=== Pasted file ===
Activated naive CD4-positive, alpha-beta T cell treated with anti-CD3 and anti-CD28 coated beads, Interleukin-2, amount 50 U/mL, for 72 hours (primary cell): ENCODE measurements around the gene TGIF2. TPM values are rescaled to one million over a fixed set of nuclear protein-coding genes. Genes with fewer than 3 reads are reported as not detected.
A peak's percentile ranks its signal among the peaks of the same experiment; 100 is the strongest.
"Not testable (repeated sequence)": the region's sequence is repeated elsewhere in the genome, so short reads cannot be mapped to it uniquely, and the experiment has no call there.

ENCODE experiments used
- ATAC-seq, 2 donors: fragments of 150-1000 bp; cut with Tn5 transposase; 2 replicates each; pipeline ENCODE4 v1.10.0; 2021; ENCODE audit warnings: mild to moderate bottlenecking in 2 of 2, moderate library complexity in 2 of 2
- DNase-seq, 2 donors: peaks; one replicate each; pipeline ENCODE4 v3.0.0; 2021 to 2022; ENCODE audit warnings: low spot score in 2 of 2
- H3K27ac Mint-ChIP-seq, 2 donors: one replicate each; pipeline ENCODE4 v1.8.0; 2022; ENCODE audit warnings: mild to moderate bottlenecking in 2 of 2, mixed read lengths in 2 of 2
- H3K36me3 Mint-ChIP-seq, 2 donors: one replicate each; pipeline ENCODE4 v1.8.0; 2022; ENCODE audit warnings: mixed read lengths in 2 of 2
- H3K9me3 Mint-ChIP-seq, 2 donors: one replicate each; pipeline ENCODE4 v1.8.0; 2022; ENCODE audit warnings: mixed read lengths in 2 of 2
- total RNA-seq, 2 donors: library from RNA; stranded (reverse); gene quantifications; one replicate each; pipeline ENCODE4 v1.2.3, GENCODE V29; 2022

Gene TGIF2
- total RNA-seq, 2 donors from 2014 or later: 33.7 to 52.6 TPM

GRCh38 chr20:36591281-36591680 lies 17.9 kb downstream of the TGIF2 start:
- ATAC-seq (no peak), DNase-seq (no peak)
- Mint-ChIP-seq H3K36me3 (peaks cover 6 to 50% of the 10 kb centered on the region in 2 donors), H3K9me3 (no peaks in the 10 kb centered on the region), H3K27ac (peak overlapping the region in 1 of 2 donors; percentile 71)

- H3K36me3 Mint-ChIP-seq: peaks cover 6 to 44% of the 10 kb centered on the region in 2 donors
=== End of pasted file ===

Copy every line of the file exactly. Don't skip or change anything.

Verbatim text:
Activated naive CD4-positive, alpha-beta T cell treated with anti-CD3 and anti-CD28 coated beads, Interleukin-2, amount 50 U/mL, for 72 hours (primary cell): ENCODE measurements around the gene TGIF2. TPM values are rescaled to one million over a fixed set of nuclear protein-coding genes. Genes with fewer than 3 reads are reported as not detected.
A peak's percentile ranks its signal among the peaks of the same experiment; 100 is the strongest.
"Not testable (repeated sequence)": the region's sequence is repeated elsewhere in the genome, so short reads cannot be mapped to it uniquely, and the experiment has no call there.

ENCODE experiments used
- ATAC-seq, 2 donors: fragments of 150-1000 bp; cut with Tn5 transposase; 2 replicates each; pipeline ENCODE4 v1.10.0; 2021; ENCODE audit warnings: mild to moderate bottlenecking in 2 of 2, moderate library complexity in 2 of 2
- DNase-seq, 2 donors: peaks; one replicate each; pipeline ENCODE4 v3.0.0; 2021 to 2022; ENCODE audit warnings: low spot score in 2 of 2
- H3K27ac Mint-ChIP-seq, 2 donors: one replicate each; pipeline ENCODE4 v1.8.0; 2022; ENCODE audit warnings: mild to moderate bottlenecking in 2 of 2, mixed read lengths in 2 of 2
- H3K36me3 Mint-ChIP-seq, 2 donors: one replicate each; pipeline ENCODE4 v1.8.0; 2022; ENCODE audit warnings: mixed read lengths in 2 of 2
- H3K9me3 Mint-ChIP-seq, 2 donors: one replicate each; pipeline ENCODE4 v1.8.0; 2022; ENCODE audit warnings: mixed read lengths in 2 of 2
- total RNA-seq, 2 donors: library from RNA; stranded (reverse); gene quantifications; one replicate each; pipeline ENCODE4 v1.2.3, GENCODE V29; 2022

Gene TGIF2
- total RNA-seq, 2 donors from 2014 or later: 33.7 to 52.6 TPM

GRCh38 chr20:36591281-36591680 lies 17.9 kb downstream of the TGIF2 start:
- ATAC-seq (no peak), DNase-seq (no peak)
- Mint-ChIP-seq H3K36me3 (peaks cover 6 to 50% of the 10 kb centered on the region in 2 donors), H3K9me3 (no peaks in the 10 kb centered on the region), H3K27ac (peak overlapping the region in 1 of 2 donors; percentile 71)

- H3K36me3 Mint-ChIP-seq: peaks cover 6 to 44% of the 10 kb centered on the region in 2 donors